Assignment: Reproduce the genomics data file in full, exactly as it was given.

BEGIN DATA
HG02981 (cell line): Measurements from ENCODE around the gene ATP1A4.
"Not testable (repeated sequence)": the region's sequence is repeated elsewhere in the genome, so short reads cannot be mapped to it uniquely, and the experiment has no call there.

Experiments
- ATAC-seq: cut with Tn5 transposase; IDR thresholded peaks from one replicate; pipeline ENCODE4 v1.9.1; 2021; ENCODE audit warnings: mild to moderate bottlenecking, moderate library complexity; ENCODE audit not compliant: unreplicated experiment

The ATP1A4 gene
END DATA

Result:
HG02981 (cell line): Measurements from ENCODE around the gene ATP1A4.
"Not testable (repeated sequence)": the region's sequence is repeated elsewhere in the genome, so short reads cannot be mapped to it uniquely, and the experiment has no call there.

Experiments
- ATAC-seq: cut with Tn5 transposase; IDR thresholded peaks from one replicate; pipeline ENCODE4 v1.9.1; 2021; ENCODE audit warnings: mild to moderate bottlenecking, moderate library complexity; ENCODE audit not compliant: unreplicated experiment

The ATP1A4 gene